Trading card games (TCGs) are collectables that combine traditional card games with strategy. Players begin with a starter pack and build their set through playing with opponents. Booster packs, which allow the player to strengthen their deck, can also be used.
winners receive a prize pool of $500,000 as well as the title of World Champion.
This started with Magic: The Gathering in 1993. Created by Richard Channing Garfield, the game has players take on the role of wizard or ‘planeswalker’, summoning creatures and casting spells to lower opponents health, the first person to reach zero loses the game.
After its release at the Origins Game Fair in Texas, Magic: The Gathering proved to be an immense success as its stock had completely sold out. Despite the popularity of video games and electronic gadgets, Magic had left its mark on gaming history.
Magic inspired new types of games…It spawned tournaments and other competitions, and even full-fledged professional tours.
Among those influenced by Magic were Yu-Gi-Oh! and Pokémon, both extremely well-known examples of TCGs. Since being released in the 90s, each has sold 22 billion and 27.2 billion units worldwide, respectively. Both are catered to players of all ages and have their loyal fanbases.
Pokémon, in particular, spurred a cultural phenomenon. Having already established its fandom in Japan with the Game Boy’s Red and Blue (1996), Nintendo decided to bring the series to the West through marketing other merchandise and tie-ins: an animated series, toys and of course, trading card games.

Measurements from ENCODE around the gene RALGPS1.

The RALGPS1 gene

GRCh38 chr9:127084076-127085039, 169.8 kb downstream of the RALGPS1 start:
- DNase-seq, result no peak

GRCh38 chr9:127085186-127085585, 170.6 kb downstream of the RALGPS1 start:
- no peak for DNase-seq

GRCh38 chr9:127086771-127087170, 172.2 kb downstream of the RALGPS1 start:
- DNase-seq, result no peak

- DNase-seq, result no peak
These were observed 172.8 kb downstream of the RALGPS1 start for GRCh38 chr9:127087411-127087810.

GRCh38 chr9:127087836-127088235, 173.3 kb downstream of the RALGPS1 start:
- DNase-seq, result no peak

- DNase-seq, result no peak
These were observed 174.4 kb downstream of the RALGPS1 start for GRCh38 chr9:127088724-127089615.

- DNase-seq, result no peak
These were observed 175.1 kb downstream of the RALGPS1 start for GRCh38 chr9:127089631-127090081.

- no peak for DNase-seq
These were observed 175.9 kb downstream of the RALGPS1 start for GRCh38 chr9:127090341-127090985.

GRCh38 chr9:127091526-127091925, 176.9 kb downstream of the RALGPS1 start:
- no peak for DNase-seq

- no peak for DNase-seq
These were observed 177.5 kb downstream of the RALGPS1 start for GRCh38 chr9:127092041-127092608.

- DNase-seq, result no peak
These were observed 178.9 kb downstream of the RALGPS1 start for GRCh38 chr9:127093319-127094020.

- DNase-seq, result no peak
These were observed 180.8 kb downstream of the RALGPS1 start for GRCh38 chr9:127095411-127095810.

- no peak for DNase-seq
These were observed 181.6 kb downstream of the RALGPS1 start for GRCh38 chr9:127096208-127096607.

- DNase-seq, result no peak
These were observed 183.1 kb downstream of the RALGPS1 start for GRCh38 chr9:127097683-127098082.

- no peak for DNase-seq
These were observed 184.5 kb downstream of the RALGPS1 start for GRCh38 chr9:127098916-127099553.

[T]he Pokemon Trading Card Game is the first and oldest trading card game in Japan. Each card has its own effects, meaning players can enjoy building a deck of their choosing, then using that deck in a strategic battle against their opponent.
This YouTube video posted by TheJWittz explains the rules of the Pokemon Trading Card Game for beginners.
The competitive nature of Trading Card Games has become international. The largest trading card tournament to date was the 100th Yu-Gi-Oh! Championship Series in 2012 with 4,364 entrants, earning the event a world record.
Pokémon’s first World Championship in 2002 was run by Wizards of the Coast (who distributed Pokémon TCGs from 1998 to 2003) and held in Seattle.
Since then, the event happens every August, excluding 2003, due to Wizards of the Coast transferring their license to Nintendo.
Trainers (divided into three age divisions – Junior, Senior and Master) are invited to contend for the share of a large cash prize, where they can use their strategies to try and pull off effective attacks under a time limit. Whoever wins two games out of three is the match-winner.
There has been plenty of excitement surrounding the 2019 Pokémon World Trading Card Championship at Washington D.C. Featuring the strongest competitors from around the world, winners receive a prize pool of $500,000 as well as the title of World Champion.
The event was invite-only, but fans from across the globe were able to watch the nail-biting game through online streaming platforms, such as Twitch.
— Alice Anderson (@AliceAnders0n) August 16, 2019